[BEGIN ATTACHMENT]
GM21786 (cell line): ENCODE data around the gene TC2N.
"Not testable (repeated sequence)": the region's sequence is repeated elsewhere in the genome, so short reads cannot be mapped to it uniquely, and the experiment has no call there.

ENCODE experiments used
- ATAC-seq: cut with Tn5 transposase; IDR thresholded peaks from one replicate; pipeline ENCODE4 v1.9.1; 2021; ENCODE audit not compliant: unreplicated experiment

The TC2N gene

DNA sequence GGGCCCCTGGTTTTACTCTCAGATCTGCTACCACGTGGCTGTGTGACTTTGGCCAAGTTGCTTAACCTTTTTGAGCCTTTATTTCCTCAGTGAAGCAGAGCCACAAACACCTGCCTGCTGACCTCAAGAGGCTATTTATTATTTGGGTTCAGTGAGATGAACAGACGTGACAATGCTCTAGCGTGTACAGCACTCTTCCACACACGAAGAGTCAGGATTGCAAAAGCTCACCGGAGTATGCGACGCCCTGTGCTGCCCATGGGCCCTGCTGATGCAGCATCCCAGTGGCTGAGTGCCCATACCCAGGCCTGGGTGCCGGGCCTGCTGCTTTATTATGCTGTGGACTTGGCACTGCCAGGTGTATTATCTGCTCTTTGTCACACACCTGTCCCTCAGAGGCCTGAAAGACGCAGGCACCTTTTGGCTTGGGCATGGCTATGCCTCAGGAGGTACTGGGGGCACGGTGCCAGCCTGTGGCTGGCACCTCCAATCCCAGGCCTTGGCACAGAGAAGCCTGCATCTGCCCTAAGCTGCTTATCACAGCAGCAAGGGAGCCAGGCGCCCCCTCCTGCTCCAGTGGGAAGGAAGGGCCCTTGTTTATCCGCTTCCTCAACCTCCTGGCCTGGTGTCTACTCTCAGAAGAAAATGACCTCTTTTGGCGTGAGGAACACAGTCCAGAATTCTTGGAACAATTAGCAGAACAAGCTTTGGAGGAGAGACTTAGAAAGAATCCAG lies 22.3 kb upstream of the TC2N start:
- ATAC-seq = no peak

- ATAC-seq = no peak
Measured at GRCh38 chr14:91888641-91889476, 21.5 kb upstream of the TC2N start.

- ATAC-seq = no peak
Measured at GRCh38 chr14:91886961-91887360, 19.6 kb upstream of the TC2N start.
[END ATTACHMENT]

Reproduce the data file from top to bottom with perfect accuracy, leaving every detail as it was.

GM21786 (cell line): ENCODE data around the gene TC2N.
"Not testable (repeated sequence)": the region's sequence is repeated elsewhere in the genome, so short reads cannot be mapped to it uniquely, and the experiment has no call there.

ENCODE experiments used
- ATAC-seq: cut with Tn5 transposase; IDR thresholded peaks from one replicate; pipeline ENCODE4 v1.9.1; 2021; ENCODE audit not compliant: unreplicated experiment

The TC2N gene

DNA sequence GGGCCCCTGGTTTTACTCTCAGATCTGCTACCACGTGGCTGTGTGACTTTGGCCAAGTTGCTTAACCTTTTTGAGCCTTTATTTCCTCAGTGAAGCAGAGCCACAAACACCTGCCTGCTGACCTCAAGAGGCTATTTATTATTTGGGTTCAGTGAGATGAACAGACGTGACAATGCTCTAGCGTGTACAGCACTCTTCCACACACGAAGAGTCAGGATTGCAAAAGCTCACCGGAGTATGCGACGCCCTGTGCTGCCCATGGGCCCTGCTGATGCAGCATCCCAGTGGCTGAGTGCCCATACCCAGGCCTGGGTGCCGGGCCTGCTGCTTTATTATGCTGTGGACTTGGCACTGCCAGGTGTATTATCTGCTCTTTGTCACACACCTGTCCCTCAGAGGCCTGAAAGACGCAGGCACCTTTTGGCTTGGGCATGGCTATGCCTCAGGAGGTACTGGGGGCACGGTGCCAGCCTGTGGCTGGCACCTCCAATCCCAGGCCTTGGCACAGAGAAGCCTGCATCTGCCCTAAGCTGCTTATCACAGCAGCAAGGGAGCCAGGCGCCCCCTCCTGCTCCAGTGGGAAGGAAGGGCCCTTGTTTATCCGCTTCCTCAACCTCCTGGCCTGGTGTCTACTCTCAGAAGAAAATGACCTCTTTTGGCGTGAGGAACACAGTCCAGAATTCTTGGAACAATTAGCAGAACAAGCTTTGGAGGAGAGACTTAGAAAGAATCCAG lies 22.3 kb upstream of the TC2N start:
- ATAC-seq = no peak

- ATAC-seq = no peak
Measured at GRCh38 chr14:91888641-91889476, 21.5 kb upstream of the TC2N start.

- ATAC-seq = no peak
Measured at GRCh38 chr14:91886961-91887360, 19.6 kb upstream of the TC2N start.